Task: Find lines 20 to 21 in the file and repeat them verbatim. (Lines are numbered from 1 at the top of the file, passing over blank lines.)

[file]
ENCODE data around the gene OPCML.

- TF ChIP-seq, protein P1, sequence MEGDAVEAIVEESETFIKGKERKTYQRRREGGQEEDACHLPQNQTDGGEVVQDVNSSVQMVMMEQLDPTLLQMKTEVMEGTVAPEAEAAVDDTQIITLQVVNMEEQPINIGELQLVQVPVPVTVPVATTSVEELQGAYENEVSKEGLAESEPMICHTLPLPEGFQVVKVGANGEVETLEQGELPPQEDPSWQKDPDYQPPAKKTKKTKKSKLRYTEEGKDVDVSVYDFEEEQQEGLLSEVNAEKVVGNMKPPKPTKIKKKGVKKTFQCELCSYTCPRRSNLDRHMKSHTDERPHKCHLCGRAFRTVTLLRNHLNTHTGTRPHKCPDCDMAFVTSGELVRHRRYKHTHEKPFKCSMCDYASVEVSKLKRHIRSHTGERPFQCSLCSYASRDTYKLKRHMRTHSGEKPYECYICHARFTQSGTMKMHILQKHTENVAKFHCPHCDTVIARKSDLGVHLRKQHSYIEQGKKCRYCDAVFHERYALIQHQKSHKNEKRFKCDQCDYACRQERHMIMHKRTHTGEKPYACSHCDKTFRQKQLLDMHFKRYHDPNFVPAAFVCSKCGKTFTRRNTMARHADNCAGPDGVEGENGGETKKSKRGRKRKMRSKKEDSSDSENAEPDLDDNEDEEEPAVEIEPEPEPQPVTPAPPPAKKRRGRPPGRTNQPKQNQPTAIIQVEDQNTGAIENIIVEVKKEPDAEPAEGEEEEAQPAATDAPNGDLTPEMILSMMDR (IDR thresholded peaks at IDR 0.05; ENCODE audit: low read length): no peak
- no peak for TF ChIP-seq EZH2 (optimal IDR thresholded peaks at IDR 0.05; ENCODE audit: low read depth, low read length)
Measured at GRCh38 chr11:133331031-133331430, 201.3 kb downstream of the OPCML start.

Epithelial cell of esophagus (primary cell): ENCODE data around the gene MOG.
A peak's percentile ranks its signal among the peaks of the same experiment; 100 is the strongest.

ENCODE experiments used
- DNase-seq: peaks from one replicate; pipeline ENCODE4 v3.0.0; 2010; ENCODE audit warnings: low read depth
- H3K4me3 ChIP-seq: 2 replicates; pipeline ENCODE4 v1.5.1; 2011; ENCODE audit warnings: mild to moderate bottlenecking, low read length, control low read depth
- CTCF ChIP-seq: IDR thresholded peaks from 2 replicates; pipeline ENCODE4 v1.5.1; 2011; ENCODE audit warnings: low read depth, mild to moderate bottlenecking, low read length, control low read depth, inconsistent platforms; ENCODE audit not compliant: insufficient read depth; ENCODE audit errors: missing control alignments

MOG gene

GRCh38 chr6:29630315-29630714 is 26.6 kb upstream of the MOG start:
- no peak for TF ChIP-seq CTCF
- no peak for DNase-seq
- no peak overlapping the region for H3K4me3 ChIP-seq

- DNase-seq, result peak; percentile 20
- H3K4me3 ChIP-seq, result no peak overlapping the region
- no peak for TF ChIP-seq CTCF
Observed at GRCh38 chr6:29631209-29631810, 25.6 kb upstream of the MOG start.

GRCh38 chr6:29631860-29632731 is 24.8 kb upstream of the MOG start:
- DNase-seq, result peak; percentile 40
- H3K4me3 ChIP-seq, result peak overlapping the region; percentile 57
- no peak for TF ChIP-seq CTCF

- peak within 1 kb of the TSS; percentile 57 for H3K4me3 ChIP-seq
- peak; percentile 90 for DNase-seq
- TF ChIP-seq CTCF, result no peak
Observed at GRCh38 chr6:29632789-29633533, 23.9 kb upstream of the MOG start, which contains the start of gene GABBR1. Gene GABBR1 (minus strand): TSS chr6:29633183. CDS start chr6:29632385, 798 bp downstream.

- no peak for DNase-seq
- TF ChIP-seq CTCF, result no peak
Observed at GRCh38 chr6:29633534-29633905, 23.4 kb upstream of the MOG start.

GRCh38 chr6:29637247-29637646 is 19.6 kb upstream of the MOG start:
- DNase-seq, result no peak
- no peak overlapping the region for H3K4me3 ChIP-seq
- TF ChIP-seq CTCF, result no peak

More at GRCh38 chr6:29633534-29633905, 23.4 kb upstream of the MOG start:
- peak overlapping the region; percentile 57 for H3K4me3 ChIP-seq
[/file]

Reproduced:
GRCh38 chr6:29631860-29632731 is 24.8 kb upstream of the MOG start:
- DNase-seq, result peak; percentile 40